Angelina Emily Grimké was born in Charleston, South Carolina, to John Faucheraud Grimké, a wealthy Episcopalian lawyer, judge, planter, politician, slaveholder, Revolutionary War veteran and distinguished member of Charleston society. In 1784 he married Mary Smith, a descendant of Landgrave Thomas Smith, another family from the Charleston elite. Together they had a total of fourteen children, of whom Angelina Grimké was the youngest. Both Mary and John Grimké were strong advocates of the traditional, upper class Southern values that permeated Charleston society. Mary would not permit the girls to socialize outside of the prescribed elite social circles, and John remained a slaveholder his entire life.
Nicknamed “Nina,” young Angelina Grimké was very close to her older sister Sarah Moore Grimké, who, at age thirteen, persuaded her parents to allow her to be Angelina’s godmother. They consented, and the two sisters maintained an intimate relationship throughout their lives, living together for most of that time, although with several short periods of separation. Even as a child, Grimké was described in family letters and diaries as the most self-righteous, curious and self-assured of all her siblings. In the biography,
When the time came for her confirmation in the Episcopalian Church at age thirteen, Angelina refused to recite the required pledge. Always an inquisitive and rebellious young woman, she concluded that she could not agree with the pledge, and would not participate in the confirmation ceremony.
Angelina was 56 years old when the Civil War began; she was living with her husband, children, and sister, Sarah, in New Jersey. During the Civil War, the sisters wrote articles supporting the Union. In March 1863, they penned "An Appeal to the Women of the Republic," which urged women to rally to the cause of the Union and hold a convention to support the war effort.
|Charleston, North Carolina|
In 1829, she addressed the issue at a meeting in her church and stated that all slaveholding members of her congregation should openly condemn the practice. Because she was such an active member of the church community, her audience respectfully declined her proposal. This incident led to Grimké’s loss of faith in the values of the Presbyterian church. With her sister Sarah’s support, Grimké adopted the tenets of the Quaker faith. The Quaker community was very small in Charleston, and Grimké quickly set out to reform her friends and family. However, given Grimké’s self-righteous nature, her condescending comments about their wasteful and flashy behavior served merely to offend those around her. Grimké’s behavior even led to her official expulsion from the Presbyterian church in 1829. Afterwards, Grimké became convinced that the South was not the proper place for her or her work, and so she relocated to Philadelphia.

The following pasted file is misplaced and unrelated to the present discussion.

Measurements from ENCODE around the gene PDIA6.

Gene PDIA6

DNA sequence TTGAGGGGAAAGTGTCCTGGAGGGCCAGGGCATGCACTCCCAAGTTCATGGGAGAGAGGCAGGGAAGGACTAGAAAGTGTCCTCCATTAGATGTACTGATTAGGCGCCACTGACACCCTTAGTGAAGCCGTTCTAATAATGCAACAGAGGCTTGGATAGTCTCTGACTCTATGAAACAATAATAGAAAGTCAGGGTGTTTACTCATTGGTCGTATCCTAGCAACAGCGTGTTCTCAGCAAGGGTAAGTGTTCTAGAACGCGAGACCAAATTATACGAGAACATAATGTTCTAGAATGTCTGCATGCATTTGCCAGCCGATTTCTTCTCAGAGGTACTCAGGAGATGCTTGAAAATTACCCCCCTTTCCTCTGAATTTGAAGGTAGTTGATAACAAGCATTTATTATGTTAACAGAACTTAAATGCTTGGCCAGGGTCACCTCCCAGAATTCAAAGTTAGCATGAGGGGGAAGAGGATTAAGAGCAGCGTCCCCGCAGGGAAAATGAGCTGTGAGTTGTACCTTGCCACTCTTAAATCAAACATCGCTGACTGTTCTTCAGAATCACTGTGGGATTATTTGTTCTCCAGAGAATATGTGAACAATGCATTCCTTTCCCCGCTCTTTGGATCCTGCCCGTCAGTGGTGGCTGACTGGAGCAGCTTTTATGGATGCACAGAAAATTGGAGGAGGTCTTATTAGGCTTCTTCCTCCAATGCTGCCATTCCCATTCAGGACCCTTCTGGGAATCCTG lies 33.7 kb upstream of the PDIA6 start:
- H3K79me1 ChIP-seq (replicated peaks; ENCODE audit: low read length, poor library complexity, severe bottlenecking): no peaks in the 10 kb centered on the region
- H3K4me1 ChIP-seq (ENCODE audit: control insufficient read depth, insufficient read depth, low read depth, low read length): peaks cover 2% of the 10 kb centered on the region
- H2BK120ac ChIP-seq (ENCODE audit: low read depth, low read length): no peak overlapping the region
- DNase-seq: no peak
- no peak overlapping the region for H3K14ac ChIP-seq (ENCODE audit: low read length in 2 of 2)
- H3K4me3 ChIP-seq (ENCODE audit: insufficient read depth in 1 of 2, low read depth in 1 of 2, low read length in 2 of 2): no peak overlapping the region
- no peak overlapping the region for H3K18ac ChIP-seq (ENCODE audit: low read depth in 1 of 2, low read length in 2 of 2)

Sarah and the traditional Quakers disapproved of Grimké’s new-found interest in radical abolitionism, but Grimké became steadily more involved in the movement. She began to attend anti-slavery meetings and lectures, and joined the newly organized Philadelphia Female Anti-Slavery Society in 1835. In the fall of 1835, mob violence erupted over the controversial abolitionist George Thompson. William Lloyd Garrison wrote an article in The Liberator in the hopes of calming the rioting masses. Grimké had been steadily influenced by Garrison’s work, and this article inspired her to write him a personal letter on the subject. The letter stated her concerns and opinions on the issues of abolitionism and mob violence, as well as her personal admiration for Garrison and the values he symbolized. Garrison was so impressed with Grimké’s letter that he published it in the next issue of "The Liberator" without her consent. Garrison also praised her for her passion, expressive writing style and noble ideas. The letter put Grimké in great standing among many abolitionists, but its publication offended and stirred controversy within Orthodox Quaker meeting, which openly condemned such radical activism. Sarah Grimké even asked her sister to withdraw the letter, concerned that such publicity would alienate her from the community. Grimké, though initially embarrassed by the letter’s publication, refused, and the letter was later reprinted in the New York Evangelist, other abolitionist papers and was also included in a pamphlet with Garrison’s noteworthy Appeal to the Citizens of Boston.
|Appeal to the Christian |
Women of the South
Grimké’s lectures were critical of Southern slaveholders, but she also argued that Northerners tacitly complied with the status quo by purchasing slave-made products and exploiting slaves through the commercial and economic exchanges they made with slaveowners in the South. Though the Grimké sisters were strongly supported by some male abolitionists such as Weld and Garrison, they were met with a considerable amount of opposition – both because they were female and because they were abolitionists.
In 1831, Grimké was courted by Edward Bettle, the son of Samuel and Jane Bettrimké. Diaries show that Bettle intended to marry Grimké, though he never actually proposed. Sarah supported the match. However, in the summer of 1832, a large cholera epidemic broke out in Philadelphia. Grimké agreed to take in Bettle’s cousin Elizabeth Walton, who, unbeknownst to anyone at the time, was dying of the disease. Bettle, who regularly visited his cousin, contracted the disease and died from it shortly thereafter. Grimké was heartbroken and directed all of her energy into her activism.